Adam Grant says, “The true leader in a group is rarely the person who talks the most.” I love this quote and perspective.
Adam has some great books that I recommend you read. He’s an Organizational Psychologist and a University of Michigan graduate. A few years ago, I had the privilege of hearing Adam speak in person, and I had strong takeaways from listening to him.
The quote goes on to say, “[The true leader is] usually the person who listens best. Listening is more than hearing what’s said. It’s noticing and surfacing what isn’t said. Inviting dissenting views and amplifying quiet voices are acts of leadership.”
So many times, the person who talks the most or the loudest person is the first to get noticed in group settings. I know because I do both of these things. As a leader, you have to pay attention to the entire room. You need to find smart people who don’t talk the most and reach out to them. They may not want to interrupt, but they probably have great views and perspectives. Show the quiet voices that you want to hear from them by mining for their thoughts.
I’ve found that since becoming CEO and the longer I’ve been CEO, the less people want to share with me. You have to reach for different perfectives; you’ll find gold when you do. Then you can elaborate on that gold which gives you a more fully formed perspective.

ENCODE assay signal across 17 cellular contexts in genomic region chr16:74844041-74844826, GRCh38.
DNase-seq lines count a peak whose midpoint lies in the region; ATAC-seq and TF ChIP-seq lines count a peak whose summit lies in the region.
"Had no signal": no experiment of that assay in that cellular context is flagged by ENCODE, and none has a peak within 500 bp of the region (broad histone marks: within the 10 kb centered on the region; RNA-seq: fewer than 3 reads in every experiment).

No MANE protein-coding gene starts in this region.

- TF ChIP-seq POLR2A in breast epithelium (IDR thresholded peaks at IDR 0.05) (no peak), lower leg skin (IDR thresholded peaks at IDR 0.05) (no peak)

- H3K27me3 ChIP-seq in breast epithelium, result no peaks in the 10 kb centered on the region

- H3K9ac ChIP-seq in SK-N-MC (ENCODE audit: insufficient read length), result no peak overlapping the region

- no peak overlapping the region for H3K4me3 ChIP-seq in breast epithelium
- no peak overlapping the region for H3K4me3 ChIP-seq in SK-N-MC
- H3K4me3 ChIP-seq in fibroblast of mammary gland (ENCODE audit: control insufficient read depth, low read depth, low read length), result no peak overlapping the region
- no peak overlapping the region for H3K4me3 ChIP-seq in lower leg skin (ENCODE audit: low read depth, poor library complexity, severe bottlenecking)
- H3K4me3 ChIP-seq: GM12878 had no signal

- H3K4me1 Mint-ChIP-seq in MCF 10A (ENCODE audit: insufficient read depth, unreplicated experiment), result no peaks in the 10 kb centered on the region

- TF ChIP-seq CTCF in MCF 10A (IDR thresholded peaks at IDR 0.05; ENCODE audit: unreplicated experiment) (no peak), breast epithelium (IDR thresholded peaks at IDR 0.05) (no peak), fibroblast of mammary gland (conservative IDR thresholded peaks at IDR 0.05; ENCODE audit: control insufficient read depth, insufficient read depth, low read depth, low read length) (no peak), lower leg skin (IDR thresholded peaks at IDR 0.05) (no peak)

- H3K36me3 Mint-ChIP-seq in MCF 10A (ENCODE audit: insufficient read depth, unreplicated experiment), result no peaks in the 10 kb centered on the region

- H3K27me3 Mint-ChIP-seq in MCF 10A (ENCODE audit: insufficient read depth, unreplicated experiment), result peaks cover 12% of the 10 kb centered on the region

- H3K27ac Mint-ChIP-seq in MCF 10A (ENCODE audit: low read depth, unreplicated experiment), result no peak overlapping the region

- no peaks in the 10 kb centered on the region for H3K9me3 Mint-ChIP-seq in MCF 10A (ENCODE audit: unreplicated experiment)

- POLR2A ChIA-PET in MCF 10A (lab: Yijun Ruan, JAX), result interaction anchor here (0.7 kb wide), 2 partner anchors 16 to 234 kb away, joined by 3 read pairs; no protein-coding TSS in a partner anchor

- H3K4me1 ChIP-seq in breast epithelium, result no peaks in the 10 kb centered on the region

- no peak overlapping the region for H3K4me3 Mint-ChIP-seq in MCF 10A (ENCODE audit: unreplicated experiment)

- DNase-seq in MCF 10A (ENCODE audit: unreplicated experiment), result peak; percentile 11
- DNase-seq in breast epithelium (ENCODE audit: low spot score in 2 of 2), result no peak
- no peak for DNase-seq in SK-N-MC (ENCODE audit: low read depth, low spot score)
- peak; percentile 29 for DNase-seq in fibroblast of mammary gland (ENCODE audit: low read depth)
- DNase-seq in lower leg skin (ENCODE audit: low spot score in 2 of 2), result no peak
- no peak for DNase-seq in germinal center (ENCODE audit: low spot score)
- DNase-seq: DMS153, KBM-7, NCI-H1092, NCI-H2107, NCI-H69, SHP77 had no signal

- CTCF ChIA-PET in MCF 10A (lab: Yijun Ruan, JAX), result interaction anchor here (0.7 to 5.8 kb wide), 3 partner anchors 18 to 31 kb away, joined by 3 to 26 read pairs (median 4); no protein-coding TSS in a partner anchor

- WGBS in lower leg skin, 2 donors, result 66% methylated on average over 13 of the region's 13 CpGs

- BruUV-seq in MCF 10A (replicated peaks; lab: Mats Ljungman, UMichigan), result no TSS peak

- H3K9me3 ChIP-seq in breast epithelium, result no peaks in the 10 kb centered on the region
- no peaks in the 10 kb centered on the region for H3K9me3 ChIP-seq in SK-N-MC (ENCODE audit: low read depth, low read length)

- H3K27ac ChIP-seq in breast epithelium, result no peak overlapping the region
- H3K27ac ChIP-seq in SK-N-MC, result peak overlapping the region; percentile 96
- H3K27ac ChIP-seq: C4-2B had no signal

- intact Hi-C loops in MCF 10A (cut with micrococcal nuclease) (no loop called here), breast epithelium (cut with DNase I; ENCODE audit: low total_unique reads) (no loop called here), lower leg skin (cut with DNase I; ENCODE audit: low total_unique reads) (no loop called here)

Leaders, this is a lost art. My background in sales has helped me with this. In sales, you’re constantly reading the customer’s verbal and nonverbal cues. You’re always digging for objections. Good salespeople know that objections should be celebrated because they lead you to the sale. When someone objects, they’re telling you how they’ll buy from you.
The same is true in leadership; when you hear dissenting views or opinions, bring them out. They’re telling you they don’t understand, and they’re not aligned. Dissenting opinions are asking for what they need to get to your perspective, and they all want to get there.
Remember to look around the room and look for quiet voices that don’t talk as much. Look for their quiet voice and amplify their perspective.